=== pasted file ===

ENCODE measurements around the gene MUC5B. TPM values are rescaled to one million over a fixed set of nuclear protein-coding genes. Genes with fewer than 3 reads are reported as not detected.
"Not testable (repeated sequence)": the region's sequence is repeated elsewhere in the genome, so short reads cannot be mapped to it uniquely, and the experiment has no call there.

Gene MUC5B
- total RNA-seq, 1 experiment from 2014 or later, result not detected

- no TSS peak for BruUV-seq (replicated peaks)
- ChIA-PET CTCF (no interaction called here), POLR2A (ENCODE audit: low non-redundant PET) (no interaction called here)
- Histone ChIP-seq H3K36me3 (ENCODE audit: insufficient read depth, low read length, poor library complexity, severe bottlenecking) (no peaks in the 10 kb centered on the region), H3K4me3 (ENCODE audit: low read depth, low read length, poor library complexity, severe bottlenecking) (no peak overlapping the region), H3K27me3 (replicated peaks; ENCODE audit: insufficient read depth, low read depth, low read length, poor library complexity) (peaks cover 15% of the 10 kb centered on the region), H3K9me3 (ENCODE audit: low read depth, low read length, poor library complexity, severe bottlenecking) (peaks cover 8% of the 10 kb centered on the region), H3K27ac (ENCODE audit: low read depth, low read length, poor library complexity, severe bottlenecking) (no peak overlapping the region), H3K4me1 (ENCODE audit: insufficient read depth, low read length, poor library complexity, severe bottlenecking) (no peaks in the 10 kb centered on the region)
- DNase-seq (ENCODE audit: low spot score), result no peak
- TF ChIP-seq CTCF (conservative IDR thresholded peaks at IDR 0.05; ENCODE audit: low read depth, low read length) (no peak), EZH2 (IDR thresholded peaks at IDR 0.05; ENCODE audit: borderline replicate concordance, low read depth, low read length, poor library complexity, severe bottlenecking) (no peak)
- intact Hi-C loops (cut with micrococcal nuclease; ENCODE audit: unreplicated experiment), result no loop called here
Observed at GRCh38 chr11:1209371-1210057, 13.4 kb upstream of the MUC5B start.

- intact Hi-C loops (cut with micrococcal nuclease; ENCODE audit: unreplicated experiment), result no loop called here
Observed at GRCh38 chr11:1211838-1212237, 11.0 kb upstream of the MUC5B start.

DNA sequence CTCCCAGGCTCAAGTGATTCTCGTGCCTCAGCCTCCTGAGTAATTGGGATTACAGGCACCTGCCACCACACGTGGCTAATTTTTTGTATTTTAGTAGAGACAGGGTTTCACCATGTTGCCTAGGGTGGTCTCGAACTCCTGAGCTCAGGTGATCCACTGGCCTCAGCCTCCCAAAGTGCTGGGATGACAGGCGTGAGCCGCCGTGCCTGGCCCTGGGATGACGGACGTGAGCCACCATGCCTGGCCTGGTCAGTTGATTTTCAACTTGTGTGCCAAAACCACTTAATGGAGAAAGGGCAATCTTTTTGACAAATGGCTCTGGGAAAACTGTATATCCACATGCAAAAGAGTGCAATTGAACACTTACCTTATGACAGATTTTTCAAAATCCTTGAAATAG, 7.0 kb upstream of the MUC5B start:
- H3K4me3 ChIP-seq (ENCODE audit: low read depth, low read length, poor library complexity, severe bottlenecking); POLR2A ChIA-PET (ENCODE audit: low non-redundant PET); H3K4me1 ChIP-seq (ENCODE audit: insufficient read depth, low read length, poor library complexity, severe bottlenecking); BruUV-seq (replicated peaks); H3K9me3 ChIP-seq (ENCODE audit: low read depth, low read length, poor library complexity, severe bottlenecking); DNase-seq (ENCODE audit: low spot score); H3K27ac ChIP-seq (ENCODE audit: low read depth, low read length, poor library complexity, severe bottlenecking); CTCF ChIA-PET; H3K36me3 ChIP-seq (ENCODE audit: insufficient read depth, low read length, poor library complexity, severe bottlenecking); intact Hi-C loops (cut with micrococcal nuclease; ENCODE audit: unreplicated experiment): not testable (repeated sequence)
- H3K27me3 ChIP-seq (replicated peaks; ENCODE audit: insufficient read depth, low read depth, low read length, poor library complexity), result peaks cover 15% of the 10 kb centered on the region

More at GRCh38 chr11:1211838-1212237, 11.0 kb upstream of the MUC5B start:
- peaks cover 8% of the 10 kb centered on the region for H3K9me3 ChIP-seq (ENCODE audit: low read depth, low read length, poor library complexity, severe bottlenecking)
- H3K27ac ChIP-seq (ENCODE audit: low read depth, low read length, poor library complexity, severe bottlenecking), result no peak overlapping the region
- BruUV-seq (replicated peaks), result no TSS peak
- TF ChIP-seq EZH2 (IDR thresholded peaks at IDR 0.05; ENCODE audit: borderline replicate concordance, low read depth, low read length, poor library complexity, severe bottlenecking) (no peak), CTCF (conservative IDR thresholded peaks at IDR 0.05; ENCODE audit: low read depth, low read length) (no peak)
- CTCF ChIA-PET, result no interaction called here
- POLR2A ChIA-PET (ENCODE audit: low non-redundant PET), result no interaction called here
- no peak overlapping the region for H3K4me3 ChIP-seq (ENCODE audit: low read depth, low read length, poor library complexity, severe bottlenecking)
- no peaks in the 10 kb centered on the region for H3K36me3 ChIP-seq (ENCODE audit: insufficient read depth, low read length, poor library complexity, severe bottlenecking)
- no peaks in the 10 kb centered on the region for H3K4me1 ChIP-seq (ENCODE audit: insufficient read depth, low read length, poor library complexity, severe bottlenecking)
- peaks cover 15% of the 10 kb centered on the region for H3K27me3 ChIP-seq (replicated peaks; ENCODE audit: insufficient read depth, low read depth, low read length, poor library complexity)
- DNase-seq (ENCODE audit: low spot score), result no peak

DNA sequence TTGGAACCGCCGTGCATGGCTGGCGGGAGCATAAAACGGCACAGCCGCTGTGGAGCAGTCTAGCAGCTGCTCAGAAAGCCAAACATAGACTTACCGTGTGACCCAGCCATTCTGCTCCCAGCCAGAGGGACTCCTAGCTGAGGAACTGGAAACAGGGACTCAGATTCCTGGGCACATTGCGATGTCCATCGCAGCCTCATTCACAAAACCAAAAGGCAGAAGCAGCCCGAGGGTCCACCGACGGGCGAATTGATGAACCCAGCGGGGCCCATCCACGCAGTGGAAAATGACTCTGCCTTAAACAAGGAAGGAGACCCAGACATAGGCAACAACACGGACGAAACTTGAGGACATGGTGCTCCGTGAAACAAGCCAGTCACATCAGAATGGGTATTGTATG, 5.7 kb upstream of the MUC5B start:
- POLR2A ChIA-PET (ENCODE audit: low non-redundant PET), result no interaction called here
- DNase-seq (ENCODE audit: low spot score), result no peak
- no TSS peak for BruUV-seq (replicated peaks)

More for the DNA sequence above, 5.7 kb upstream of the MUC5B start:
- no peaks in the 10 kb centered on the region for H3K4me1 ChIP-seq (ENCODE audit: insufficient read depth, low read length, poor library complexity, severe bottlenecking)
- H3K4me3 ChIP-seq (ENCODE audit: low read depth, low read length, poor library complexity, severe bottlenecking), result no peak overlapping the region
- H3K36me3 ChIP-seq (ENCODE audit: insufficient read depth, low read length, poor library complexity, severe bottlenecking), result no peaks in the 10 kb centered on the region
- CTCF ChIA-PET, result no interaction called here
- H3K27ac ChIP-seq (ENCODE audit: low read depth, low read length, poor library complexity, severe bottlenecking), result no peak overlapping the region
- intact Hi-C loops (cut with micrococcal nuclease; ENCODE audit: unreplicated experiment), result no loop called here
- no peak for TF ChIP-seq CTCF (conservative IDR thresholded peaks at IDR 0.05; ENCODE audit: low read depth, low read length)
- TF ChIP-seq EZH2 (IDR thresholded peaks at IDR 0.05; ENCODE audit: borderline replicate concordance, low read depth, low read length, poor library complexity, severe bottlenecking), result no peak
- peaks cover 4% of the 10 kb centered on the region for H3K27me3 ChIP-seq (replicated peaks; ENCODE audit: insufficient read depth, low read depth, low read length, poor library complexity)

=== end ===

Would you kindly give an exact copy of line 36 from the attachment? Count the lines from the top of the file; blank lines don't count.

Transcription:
- H3K36me3 ChIP-seq (ENCODE audit: insufficient read depth, low read length, poor library complexity, severe bottlenecking), result no peaks in the 10 kb centered on the region